I love the idea of two-weapon fighting, and tinkering around with it. My character is going to be a Paladin. But to effectively dual wield as a Paladin I need to delve into either Ranger or Fighter, unless the DM is gracious and gives me Two-Weapon Fighting Style instead of the Paladin's normal choices. For the purposes of this question, we will assume that isn't the case.

Paladin 12 / Fighter 8 is the final build. Only going up to 12 in Paladin for the automatic divine weapon smite 1d8 bonus on damage attacks and the ASI. I'll be doing Vengeance for Hunter's Mark, adding another 1d6 per attack. Assuming Dual Wielder Feat, an attack should be roughly 2d8 + 1d6 + mod, which is relatively decent in my eyes considering you do that 3 times per round + occasional smiting on critical hits.

For Fighter at level 3 I would be going Eldritch Knight for bonding weapons and more spell slots.

This is where things can get a bit fun, and a bit iffy. From what I have read, wielding a heavy weapon in one hand gives disadvantage on attack rolls. Using the 2nd level spell Enlarge, you then pull out two bad ass heavy weapons and proceed to two-weapon style with them.

Honestly this is completely up to DM ruling and whatnot. For example PHB p. 147:

Two-Handed. This weapon requires two hands when you attack with it.

Based on that alone you could overrule having a greatsword in each hand, even when under the effects of enlarge. Becoming a size category larger would make sense that you could wield heavier weapons though, for the same reasoning small creatures can't use heavy weapons all that great but medium can. Enlarge only lasts for 1 minute, and requires concentration, so if you fail a concentration saving throw to maintain it you are now stuck with two huge weapons you can't really use, forcing you to switch back to regular ones.

Another question would be does the added 1d4 damage apply to the greatswords.

The target’s weapons also grow to match its new size. While these weapons are enlarged, the target’s attack with them deal 1d4 extra damage.

Would switching to the greatswords beforehand add in the extra damage? Or would they now be even bigger and your new size unable to wield them anyway? I could always switch to the greatswords after the spell has been cast. In either case, could this work?

  • \$\begingroup\$ You cant efffectively use Two Weapon Fighting with Hunter's Mark. First round, you use the bonus action to start HM, so you only attack with your left hand in your second round. At that time that enemy is usually dead, switching HM is again a bonus action, you can see the pattern. Pick either TWF or HM. \$\endgroup\$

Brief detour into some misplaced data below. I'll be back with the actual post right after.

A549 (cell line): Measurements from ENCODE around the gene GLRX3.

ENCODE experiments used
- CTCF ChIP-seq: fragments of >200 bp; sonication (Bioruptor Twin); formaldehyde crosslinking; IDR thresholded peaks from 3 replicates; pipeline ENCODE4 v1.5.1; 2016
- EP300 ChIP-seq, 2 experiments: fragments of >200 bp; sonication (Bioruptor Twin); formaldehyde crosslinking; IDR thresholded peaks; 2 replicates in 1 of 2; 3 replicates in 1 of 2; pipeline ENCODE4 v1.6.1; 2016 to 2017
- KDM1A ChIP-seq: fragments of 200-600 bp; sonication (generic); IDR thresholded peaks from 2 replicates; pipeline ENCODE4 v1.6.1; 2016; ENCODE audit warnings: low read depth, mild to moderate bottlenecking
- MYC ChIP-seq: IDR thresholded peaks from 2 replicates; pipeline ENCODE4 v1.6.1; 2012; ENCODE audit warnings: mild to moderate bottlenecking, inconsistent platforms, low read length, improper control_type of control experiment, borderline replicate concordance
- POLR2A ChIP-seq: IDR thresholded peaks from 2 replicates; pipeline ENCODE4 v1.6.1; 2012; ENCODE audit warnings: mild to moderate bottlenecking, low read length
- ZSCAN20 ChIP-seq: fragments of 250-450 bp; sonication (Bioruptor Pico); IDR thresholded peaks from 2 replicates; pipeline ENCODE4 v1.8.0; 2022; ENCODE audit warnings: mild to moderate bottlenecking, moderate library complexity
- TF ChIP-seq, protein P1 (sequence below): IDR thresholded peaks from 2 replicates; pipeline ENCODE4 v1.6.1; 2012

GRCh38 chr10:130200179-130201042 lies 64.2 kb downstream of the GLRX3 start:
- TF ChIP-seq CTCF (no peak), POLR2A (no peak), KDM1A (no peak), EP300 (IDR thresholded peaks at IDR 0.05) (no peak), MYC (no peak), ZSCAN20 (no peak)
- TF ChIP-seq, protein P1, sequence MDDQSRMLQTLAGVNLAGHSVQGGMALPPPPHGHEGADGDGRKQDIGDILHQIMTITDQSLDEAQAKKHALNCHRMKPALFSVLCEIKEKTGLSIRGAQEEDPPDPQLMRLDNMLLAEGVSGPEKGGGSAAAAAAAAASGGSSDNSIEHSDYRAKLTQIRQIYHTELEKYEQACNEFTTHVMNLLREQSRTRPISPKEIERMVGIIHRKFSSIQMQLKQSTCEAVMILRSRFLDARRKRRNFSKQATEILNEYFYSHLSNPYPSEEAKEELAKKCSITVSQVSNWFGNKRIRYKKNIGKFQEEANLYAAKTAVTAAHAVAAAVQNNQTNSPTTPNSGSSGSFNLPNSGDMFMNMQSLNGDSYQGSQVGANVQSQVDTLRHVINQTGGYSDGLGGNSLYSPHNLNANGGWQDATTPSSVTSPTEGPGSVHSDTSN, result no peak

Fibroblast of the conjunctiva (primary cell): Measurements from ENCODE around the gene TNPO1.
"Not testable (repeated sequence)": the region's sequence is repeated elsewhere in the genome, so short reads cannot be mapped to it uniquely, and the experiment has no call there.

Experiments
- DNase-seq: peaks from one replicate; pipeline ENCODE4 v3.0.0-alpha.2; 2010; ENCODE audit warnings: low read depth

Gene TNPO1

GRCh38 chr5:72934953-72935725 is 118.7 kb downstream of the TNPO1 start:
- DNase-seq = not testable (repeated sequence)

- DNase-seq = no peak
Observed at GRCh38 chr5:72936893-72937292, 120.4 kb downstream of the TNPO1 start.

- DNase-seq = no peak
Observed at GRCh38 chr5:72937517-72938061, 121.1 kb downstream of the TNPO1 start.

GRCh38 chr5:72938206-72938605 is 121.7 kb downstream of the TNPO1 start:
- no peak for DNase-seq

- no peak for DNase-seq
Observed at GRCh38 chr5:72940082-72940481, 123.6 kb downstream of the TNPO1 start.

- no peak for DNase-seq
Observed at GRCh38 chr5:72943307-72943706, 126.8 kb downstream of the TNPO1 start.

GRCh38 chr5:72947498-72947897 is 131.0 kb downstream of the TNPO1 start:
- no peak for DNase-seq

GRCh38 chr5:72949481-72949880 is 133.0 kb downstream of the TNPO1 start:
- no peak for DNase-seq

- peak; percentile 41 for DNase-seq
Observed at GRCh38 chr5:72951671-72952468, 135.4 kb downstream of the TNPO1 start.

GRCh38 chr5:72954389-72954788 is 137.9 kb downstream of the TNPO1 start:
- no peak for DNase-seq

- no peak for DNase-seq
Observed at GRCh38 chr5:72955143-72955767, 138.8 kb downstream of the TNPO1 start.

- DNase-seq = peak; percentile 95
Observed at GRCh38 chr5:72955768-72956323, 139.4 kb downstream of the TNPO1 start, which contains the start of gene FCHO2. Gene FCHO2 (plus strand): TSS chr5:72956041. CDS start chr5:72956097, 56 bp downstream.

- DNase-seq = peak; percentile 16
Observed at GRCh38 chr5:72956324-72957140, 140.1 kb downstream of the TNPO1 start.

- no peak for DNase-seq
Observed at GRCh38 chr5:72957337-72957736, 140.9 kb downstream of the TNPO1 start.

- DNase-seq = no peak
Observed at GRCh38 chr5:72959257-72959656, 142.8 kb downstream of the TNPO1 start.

– András
    Jun 29, 2016 at 13:05
  • 2
    \$\begingroup\$ I would caution you to not only look very closely at your level 20 build. It takes a minimum of 6 months of straight combat (20 min/encounter, 3hr sessions/week) to reach level 20, and of all the group's I've ever been in, we don't even make it to 15th level. Odds are you will change your mind about something by then. (Ignore this off your starting at high levels). I generally try to look 5-7 levels ahead of my current level. It helps me avoid dead end builds, but also lets me focus on character development rather than stats development. \$\endgroup\$
    – Shem
    Jun 29, 2016 at 15:32
  • \$\begingroup\$ Yeah, it took me and my friend 1 session to figure out even getting to lvl 7 would be a long journey haha. \$\endgroup\$
    – Vein
    Jun 29, 2016 at 17:39
  • \$\begingroup\$ As for Hunter's Mark. It can be used pretty effectively, you aren't always going to start off in melee striking range. And most creatures at least later on, don't die to just 2-4 hits. But on weaker creatures like kobolds i can see it being a waste of a bonus action for sure. \$\endgroup\$
    – Vein
    Jun 29, 2016 at 17:47
  • 1
    \$\begingroup\$ Actually, I'm now at level 11 in a campaign, and almost all fights we're in are over in 2-3 rounds. If it's not an encounter against a single enemy whose CR is significantly higher than ours (CR 16 at level 10), it's dead in 2-4 rounds. \$\endgroup\$
    – xanderh
    Jun 29, 2016 at 21:47

3 Answers 3


could this work?

No. All weapons with the "heavy" property have the two-handed property as well. Here's exactly what each property does (PHB 147):

Heavy. Small creatures have disadvantage on attack rolls with heavy weapons. A heavy weapon's size and bulk make it too large for a Small creature to use effectively.

Two-Handed. This weapon requires two hands when you attack with it.

The heavy property itself isn't a problem here, but the two-handed is. Since all heavy weapons are also two-handed, you must use two hands to wield them. The enlarge spell doesn't give you the ability to wield a two-handed weapon in one hand, even if that weapon wasn't enlarged with you. Your DM might allow it, but it's certainly not part of the Rules As Written.

So what can you dual wield, then? Here's the rules on two-weapon fighting (PHB 195):

When you take the Attack action and attack with a light melee weapon that you're holding in one hand, you can use a bonus action to attack with a different light melee weapon that you're holding in one hand. You don't add your ability modifier to the damage of the bonus attack, unless that modifier is negative.